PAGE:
The American Association of Physics Teachers (AAPT) recently honored Mary Ann Klassen, senior lecturer in physics, with its Homer L. Dodge Citation, recognizing her exceptional contributions to the association. AAPT is a professional society with a global membership that was established in 1930 to advance the greater good through physics education.
“Involvement with AAPT has undoubtedly made me a better teacher and colleague,” says Klassen, who came to Swarthmore in 1995 as a lab coordinator. “I’m honored and humbled to be recognized for giving back to the organization that has given so much to me."
An active member of AAPT for more than 20 years, Klassen has volunteered in its Southeastern Pennsylvania Section, serving as president from 2010-11. Her AAPT committee service has included the Committee on Laboratories, serving as chair in 2017-18; Programs Committee 2017-18; and Meetings Committee 2017-19. Klassen has organized or presented in the introductory laboratories workshops at summer AAPT meetings since 2007 and served as a reviewer for The Physics Teacher in 2016.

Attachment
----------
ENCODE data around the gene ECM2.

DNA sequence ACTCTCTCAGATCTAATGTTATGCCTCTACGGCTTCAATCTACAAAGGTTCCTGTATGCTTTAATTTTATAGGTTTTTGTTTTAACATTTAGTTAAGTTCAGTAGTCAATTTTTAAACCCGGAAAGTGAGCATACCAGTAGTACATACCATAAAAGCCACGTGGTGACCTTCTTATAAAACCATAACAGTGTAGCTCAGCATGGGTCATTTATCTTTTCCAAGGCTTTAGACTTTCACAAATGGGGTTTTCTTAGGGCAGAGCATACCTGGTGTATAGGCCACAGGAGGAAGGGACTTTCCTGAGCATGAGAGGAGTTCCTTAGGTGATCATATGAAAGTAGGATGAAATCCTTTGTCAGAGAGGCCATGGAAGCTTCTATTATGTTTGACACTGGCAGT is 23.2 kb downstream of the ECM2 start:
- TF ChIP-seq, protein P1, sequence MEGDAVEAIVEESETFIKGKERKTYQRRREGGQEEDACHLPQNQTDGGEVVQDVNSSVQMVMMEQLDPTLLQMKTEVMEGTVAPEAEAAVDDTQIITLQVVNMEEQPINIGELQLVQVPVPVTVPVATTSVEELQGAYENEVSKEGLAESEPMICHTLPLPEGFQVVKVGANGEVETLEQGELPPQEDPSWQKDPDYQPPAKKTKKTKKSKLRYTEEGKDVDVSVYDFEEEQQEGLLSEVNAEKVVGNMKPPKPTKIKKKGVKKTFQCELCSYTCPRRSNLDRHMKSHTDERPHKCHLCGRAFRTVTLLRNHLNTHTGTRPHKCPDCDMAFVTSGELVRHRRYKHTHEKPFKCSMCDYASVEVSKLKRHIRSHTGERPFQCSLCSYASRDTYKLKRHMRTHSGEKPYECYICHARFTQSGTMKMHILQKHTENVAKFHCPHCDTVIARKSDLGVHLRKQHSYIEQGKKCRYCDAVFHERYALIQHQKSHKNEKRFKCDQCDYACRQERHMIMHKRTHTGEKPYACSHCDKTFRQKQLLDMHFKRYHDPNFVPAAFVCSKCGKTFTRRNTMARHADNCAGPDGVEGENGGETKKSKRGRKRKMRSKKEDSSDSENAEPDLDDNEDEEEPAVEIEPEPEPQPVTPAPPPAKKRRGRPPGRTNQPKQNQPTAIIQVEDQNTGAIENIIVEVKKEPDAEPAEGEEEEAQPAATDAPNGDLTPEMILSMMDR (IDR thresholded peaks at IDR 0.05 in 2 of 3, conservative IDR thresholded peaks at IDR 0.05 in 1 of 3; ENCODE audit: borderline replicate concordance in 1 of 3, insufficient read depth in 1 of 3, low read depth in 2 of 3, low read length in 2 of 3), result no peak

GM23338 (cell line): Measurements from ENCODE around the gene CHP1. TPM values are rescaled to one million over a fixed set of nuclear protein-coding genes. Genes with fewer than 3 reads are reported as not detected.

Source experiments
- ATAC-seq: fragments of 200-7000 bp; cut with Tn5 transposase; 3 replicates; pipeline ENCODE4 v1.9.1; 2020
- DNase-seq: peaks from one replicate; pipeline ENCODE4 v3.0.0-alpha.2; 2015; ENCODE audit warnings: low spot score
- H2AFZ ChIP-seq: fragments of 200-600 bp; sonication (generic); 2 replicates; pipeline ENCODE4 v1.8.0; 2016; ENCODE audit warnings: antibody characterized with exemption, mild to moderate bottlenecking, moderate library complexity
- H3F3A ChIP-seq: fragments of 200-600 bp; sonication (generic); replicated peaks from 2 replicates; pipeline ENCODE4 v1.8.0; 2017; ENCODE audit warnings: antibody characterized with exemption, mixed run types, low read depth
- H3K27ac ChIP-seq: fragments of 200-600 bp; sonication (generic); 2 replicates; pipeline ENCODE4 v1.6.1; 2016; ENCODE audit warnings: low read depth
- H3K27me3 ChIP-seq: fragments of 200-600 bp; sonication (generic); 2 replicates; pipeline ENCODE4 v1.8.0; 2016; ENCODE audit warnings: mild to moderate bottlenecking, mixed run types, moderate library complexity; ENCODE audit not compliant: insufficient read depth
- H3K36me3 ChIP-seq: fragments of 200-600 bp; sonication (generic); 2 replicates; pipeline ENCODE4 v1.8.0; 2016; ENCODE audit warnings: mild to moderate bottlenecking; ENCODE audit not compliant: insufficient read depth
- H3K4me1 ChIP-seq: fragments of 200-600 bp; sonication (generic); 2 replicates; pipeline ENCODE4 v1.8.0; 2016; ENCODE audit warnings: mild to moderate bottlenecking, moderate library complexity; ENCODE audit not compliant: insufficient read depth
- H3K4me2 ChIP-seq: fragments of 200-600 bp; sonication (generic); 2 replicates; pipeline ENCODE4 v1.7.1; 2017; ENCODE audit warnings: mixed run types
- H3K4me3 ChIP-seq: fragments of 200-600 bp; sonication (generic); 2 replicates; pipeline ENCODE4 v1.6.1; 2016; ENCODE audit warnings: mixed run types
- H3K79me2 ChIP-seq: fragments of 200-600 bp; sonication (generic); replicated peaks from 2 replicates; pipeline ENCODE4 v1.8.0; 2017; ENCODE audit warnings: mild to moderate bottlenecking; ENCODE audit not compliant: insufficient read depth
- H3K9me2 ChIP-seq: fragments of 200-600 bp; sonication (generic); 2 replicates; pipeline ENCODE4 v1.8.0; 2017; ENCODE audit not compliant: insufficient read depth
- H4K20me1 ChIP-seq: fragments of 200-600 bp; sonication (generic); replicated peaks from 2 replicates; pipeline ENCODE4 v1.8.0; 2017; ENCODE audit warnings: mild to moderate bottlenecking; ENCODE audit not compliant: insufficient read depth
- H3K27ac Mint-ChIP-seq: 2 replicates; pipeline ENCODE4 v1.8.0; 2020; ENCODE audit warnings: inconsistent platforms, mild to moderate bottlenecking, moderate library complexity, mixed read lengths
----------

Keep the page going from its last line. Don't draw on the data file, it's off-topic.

“Mary Ann has deep knowledge of the lab curriculum in both physics and astronomy, and through her work with AAPT she has helped disseminate that knowledge to the larger physics education community,” says Professor of Astronomy David Cohen. “Her work for the AAPT has also brought a lot to our department and students, as she is a conduit of innovative lab teaching strategies back to Swarthmore."
Among Klassen’s “hallmarks,” Cohen adds, are her “knowledge of physics, experience with and understanding of the nuances of a particular lab, and a lab teaching style that pushes students to think.” Klassen also taught in the Summer Scholars Program last summer.
Klassen completed her B.A. in astrophysics at Agnes Scott College and her M.S. in physics at the University of Wyoming. At Swarthmore, she designs and teaches labs, which constitute an integral part of most of the College’s physics courses.
“Mary Ann’s award is a point of pride for the department," Cohen says, "and of course spurs the rest of us to help improve the labs we teach."